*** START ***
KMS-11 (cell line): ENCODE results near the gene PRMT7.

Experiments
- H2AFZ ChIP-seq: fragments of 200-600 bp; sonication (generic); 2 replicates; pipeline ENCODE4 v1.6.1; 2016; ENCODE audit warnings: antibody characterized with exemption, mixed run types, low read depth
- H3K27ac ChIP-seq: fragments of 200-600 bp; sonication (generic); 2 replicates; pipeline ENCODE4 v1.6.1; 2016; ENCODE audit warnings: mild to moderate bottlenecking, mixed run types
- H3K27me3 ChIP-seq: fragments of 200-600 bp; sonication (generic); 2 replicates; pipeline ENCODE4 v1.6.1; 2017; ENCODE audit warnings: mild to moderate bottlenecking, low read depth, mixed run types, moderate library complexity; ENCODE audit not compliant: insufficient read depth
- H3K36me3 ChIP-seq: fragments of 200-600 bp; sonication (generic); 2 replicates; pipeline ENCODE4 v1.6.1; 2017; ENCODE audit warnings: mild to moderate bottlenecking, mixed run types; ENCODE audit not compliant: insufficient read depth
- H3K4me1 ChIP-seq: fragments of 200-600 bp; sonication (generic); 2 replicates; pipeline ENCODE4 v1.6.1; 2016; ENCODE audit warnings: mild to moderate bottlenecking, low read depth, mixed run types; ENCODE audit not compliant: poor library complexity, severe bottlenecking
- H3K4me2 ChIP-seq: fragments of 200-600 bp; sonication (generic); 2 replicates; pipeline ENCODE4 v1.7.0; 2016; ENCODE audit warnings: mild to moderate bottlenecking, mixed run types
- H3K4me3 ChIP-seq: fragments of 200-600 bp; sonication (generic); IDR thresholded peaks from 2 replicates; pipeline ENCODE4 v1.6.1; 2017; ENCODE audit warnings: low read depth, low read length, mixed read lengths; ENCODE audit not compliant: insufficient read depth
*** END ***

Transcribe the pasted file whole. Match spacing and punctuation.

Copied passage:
KMS-11 (cell line): ENCODE results near the gene PRMT7.

Experiments
- H2AFZ ChIP-seq: fragments of 200-600 bp; sonication (generic); 2 replicates; pipeline ENCODE4 v1.6.1; 2016; ENCODE audit warnings: antibody characterized with exemption, mixed run types, low read depth
- H3K27ac ChIP-seq: fragments of 200-600 bp; sonication (generic); 2 replicates; pipeline ENCODE4 v1.6.1; 2016; ENCODE audit warnings: mild to moderate bottlenecking, mixed run types
- H3K27me3 ChIP-seq: fragments of 200-600 bp; sonication (generic); 2 replicates; pipeline ENCODE4 v1.6.1; 2017; ENCODE audit warnings: mild to moderate bottlenecking, low read depth, mixed run types, moderate library complexity; ENCODE audit not compliant: insufficient read depth
- H3K36me3 ChIP-seq: fragments of 200-600 bp; sonication (generic); 2 replicates; pipeline ENCODE4 v1.6.1; 2017; ENCODE audit warnings: mild to moderate bottlenecking, mixed run types; ENCODE audit not compliant: insufficient read depth
- H3K4me1 ChIP-seq: fragments of 200-600 bp; sonication (generic); 2 replicates; pipeline ENCODE4 v1.6.1; 2016; ENCODE audit warnings: mild to moderate bottlenecking, low read depth, mixed run types; ENCODE audit not compliant: poor library complexity, severe bottlenecking
- H3K4me2 ChIP-seq: fragments of 200-600 bp; sonication (generic); 2 replicates; pipeline ENCODE4 v1.7.0; 2016; ENCODE audit warnings: mild to moderate bottlenecking, mixed run types
- H3K4me3 ChIP-seq: fragments of 200-600 bp; sonication (generic); IDR thresholded peaks from 2 replicates; pipeline ENCODE4 v1.6.1; 2017; ENCODE audit warnings: low read depth, low read length, mixed read lengths; ENCODE audit not compliant: insufficient read depth